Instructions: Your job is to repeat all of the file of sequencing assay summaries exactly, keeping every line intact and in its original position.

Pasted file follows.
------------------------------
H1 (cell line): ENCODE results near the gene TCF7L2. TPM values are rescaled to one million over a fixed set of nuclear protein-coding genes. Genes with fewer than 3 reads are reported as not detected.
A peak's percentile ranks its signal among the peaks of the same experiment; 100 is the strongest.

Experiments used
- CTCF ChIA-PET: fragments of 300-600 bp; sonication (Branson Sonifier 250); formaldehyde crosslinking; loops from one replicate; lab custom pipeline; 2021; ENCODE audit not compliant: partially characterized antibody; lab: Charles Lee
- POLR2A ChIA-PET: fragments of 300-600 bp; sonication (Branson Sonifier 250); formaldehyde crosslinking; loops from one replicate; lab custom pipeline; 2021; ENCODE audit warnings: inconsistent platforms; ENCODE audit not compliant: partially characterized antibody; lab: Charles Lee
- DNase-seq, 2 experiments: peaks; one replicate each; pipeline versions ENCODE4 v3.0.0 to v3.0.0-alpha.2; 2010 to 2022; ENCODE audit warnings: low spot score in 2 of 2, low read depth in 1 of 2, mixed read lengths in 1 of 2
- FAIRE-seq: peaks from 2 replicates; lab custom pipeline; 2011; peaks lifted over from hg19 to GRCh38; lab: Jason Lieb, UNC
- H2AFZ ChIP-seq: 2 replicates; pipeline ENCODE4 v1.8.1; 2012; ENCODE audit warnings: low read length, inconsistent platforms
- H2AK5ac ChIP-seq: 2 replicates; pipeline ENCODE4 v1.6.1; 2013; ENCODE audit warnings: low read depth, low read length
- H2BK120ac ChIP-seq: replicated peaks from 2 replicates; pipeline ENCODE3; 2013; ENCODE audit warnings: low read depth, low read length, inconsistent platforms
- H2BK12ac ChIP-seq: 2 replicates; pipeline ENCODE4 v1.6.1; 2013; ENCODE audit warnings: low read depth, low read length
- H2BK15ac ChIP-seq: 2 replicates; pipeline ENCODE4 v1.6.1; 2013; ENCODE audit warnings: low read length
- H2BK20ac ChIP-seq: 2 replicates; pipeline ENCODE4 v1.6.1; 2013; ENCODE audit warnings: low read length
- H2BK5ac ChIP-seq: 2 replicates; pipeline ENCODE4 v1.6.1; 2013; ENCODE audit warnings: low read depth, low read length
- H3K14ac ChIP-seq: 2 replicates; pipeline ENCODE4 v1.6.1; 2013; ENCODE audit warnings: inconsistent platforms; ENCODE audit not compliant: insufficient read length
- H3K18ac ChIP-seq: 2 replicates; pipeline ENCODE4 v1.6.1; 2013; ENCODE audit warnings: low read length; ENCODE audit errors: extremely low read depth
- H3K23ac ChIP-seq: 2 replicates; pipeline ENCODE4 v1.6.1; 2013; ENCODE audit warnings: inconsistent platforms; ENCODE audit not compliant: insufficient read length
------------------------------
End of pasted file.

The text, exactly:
H1 (cell line): ENCODE results near the gene TCF7L2. TPM values are rescaled to one million over a fixed set of nuclear protein-coding genes. Genes with fewer than 3 reads are reported as not detected.
A peak's percentile ranks its signal among the peaks of the same experiment; 100 is the strongest.

Experiments used
- CTCF ChIA-PET: fragments of 300-600 bp; sonication (Branson Sonifier 250); formaldehyde crosslinking; loops from one replicate; lab custom pipeline; 2021; ENCODE audit not compliant: partially characterized antibody; lab: Charles Lee
- POLR2A ChIA-PET: fragments of 300-600 bp; sonication (Branson Sonifier 250); formaldehyde crosslinking; loops from one replicate; lab custom pipeline; 2021; ENCODE audit warnings: inconsistent platforms; ENCODE audit not compliant: partially characterized antibody; lab: Charles Lee
- DNase-seq, 2 experiments: peaks; one replicate each; pipeline versions ENCODE4 v3.0.0 to v3.0.0-alpha.2; 2010 to 2022; ENCODE audit warnings: low spot score in 2 of 2, low read depth in 1 of 2, mixed read lengths in 1 of 2
- FAIRE-seq: peaks from 2 replicates; lab custom pipeline; 2011; peaks lifted over from hg19 to GRCh38; lab: Jason Lieb, UNC
- H2AFZ ChIP-seq: 2 replicates; pipeline ENCODE4 v1.8.1; 2012; ENCODE audit warnings: low read length, inconsistent platforms
- H2AK5ac ChIP-seq: 2 replicates; pipeline ENCODE4 v1.6.1; 2013; ENCODE audit warnings: low read depth, low read length
- H2BK120ac ChIP-seq: replicated peaks from 2 replicates; pipeline ENCODE3; 2013; ENCODE audit warnings: low read depth, low read length, inconsistent platforms
- H2BK12ac ChIP-seq: 2 replicates; pipeline ENCODE4 v1.6.1; 2013; ENCODE audit warnings: low read depth, low read length
- H2BK15ac ChIP-seq: 2 replicates; pipeline ENCODE4 v1.6.1; 2013; ENCODE audit warnings: low read length
- H2BK20ac ChIP-seq: 2 replicates; pipeline ENCODE4 v1.6.1; 2013; ENCODE audit warnings: low read length
- H2BK5ac ChIP-seq: 2 replicates; pipeline ENCODE4 v1.6.1; 2013; ENCODE audit warnings: low read depth, low read length
- H3K14ac ChIP-seq: 2 replicates; pipeline ENCODE4 v1.6.1; 2013; ENCODE audit warnings: inconsistent platforms; ENCODE audit not compliant: insufficient read length
- H3K18ac ChIP-seq: 2 replicates; pipeline ENCODE4 v1.6.1; 2013; ENCODE audit warnings: low read length; ENCODE audit errors: extremely low read depth
- H3K23ac ChIP-seq: 2 replicates; pipeline ENCODE4 v1.6.1; 2013; ENCODE audit warnings: inconsistent platforms; ENCODE audit not compliant: insufficient read length